Arkansas Attorney General Dustin McDaniel says more legal action will be coming from the state concerning the oil spill in Mayflower.
Monday McDaniel and Congressman Tim Griffin were guests on NPR’s Diane Rehm Show discussing pipeline safety. You can listen to the full hour at this link. McDaniel's segment begins about 13 minutes into the program. Griffin calls in toward the end of the show.
The state and federal government have already filed a joint lawsuit seeking penalties from ExxonMobil for violating clean water and clean air laws for the rupture of the Pegasus pipeline, which spilled hundreds of thousands of gallons of raw crude in March.
McDaniel also noted lawsuits by homeowners, saying "there's a lot of litigation from multiple fronts. Furthermore, it doesn't include natural resource damages, which are mainly vested with the Arkansas Game and Fish Commission which owns Lake Conway, which was the lake that received the oil as it drained downhill, so those natural resource damages will also be brought in its own action at some future point."
McDaniel called ExxonMobil’s handling of the spill “coldhearted,” and expressed his disappointment that the company is cutting off payments on September 12th for residents displaced by the spill.
An independent lab inspected the damaged section of pipe and ExxonMobil says it concluded that original manufacturing defects were to blame.
McDaniel expressed concerns if the Pegasus pipeline, which runs from Illinois to Texas, is restarted.
"This very pipeline, I assume 900 miles of it came from the same factory and would have at least the risk of the same defects," McDaniel said. "It travels under the Arkansas River, it travels under Lake Maumelle, which is the watershed for the 400,000 people, the drinking water supply here in Little Rock, and I think it crosses 27 other watersheds as it crosses the state of Arkansas, not counting what its done elsewhere," McDaniel said.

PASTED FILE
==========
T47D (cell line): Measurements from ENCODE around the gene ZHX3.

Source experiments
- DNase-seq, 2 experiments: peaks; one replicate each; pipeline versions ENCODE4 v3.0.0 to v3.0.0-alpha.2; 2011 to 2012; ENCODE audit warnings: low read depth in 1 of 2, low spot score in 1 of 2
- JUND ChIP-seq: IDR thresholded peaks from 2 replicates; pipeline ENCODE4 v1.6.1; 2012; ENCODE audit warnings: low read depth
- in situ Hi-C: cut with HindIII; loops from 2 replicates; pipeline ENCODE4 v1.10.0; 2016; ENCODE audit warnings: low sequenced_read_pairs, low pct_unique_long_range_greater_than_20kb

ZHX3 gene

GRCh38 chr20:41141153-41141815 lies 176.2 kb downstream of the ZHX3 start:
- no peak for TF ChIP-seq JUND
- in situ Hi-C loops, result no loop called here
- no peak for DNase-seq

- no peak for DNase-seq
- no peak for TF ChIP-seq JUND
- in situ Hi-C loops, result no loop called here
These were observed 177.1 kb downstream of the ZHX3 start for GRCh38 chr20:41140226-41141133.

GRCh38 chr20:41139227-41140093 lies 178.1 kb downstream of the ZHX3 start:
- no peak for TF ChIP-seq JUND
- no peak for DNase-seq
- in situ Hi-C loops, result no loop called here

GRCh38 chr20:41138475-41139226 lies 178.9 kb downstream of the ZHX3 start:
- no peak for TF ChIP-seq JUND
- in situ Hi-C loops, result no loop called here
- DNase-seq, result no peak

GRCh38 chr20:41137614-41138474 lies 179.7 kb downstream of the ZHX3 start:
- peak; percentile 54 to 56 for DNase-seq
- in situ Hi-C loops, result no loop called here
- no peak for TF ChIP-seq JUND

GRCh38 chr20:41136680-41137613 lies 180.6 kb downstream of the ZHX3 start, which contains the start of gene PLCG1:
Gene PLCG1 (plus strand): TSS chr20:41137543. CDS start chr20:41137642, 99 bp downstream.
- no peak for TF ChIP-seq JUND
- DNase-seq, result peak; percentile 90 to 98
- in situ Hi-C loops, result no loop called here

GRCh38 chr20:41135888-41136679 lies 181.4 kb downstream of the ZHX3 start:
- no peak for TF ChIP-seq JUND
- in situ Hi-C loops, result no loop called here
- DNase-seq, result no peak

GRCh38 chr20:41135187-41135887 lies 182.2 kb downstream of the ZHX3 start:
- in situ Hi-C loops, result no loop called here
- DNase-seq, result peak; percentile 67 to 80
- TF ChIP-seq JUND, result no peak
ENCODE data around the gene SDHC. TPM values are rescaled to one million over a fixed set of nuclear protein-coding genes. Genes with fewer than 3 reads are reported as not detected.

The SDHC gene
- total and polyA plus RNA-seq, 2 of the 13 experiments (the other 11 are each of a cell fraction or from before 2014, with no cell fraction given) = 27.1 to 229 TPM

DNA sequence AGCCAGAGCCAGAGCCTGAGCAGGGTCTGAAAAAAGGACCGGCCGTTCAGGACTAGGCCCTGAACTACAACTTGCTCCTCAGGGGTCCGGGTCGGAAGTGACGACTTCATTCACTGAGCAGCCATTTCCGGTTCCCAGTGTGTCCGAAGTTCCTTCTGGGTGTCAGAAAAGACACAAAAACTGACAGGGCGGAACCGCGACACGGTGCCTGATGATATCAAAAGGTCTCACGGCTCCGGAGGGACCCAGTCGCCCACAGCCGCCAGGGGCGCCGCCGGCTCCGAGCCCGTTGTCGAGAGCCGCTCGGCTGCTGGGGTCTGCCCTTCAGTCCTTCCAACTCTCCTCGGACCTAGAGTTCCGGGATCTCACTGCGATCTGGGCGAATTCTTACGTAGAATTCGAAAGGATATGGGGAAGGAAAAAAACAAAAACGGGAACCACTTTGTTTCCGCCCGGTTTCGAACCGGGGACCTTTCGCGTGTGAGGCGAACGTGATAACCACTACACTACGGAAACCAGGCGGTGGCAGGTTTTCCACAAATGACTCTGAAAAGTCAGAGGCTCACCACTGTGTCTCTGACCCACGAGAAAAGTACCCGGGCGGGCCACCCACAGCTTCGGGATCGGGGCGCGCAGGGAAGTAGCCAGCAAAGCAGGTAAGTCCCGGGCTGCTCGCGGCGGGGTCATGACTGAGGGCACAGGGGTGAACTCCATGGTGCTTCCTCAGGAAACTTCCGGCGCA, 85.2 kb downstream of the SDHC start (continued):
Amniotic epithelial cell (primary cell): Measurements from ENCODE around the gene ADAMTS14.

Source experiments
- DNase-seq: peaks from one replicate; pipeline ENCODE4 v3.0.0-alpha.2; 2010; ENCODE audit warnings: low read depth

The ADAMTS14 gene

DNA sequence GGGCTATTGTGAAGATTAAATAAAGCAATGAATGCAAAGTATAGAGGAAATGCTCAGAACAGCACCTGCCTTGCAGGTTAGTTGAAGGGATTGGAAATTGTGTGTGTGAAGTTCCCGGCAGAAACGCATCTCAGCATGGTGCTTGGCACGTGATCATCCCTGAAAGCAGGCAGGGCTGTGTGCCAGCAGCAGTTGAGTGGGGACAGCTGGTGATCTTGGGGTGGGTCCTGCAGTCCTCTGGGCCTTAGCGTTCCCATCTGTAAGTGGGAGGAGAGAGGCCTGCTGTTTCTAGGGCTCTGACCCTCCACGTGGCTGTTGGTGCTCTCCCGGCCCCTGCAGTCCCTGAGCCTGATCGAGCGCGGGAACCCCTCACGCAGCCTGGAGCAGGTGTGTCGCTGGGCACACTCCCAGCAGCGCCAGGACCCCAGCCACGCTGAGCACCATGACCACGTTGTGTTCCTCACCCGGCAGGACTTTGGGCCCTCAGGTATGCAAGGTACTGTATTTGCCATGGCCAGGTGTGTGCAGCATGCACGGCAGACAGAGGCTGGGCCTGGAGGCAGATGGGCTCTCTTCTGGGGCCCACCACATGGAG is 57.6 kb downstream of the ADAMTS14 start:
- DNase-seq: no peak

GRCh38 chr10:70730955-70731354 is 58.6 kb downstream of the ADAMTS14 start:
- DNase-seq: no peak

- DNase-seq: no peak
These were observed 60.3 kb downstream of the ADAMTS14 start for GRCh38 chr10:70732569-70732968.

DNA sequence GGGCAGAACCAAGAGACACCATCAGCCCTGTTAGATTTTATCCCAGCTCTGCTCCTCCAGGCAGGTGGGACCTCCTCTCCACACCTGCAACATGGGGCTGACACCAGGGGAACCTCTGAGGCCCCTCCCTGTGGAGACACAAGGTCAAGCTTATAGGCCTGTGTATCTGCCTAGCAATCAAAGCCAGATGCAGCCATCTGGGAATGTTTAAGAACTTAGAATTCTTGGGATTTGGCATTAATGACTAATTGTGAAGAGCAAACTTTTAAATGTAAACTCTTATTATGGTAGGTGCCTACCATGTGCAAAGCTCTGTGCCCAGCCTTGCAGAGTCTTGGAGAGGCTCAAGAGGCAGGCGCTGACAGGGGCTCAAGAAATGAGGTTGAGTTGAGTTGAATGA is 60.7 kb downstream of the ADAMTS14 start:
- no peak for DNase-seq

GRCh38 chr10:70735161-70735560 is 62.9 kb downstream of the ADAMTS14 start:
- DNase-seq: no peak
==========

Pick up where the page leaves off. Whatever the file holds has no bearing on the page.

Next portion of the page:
Rep. Griffin has joined with those calling for the pipeline to be moved out of the Lake Maumelle Watershed. He's also optimistic it could be replaced with a new, modern pipeline.
"One of Exxon's own executives said this past week that they may not restart this pipeline ever, that it would in fact be replaced. Exxon has said that themselves and I'm going to continue that conversation with them," Griffin said.
But Andrew Black, president and CEO of the Association of Oil Pipe Lines, said that's not necessary.
"A rule of thumb on building a new pipeline is $2.5 to $3 million per mile; not a practical suggestion. As I understand it, in Arkansas that would be perhaps hundreds of billions of dollars when it's not necessary to protect Lake Maumelle and everyone else," Black said. "The company needs to do the inspections and the repairs necessary to know that they can operate safely and the federal regulator will not let it open until they're convinced as well."
ExxonMobil said no one from the company was available go on the Diane Rehm Show, but issued a statement saying, "We truly regret this spill that continues to impact the community and appreciate everyone's continued patience. We will remain here until the job is done and will work to restore your community as quickly and safely as possible."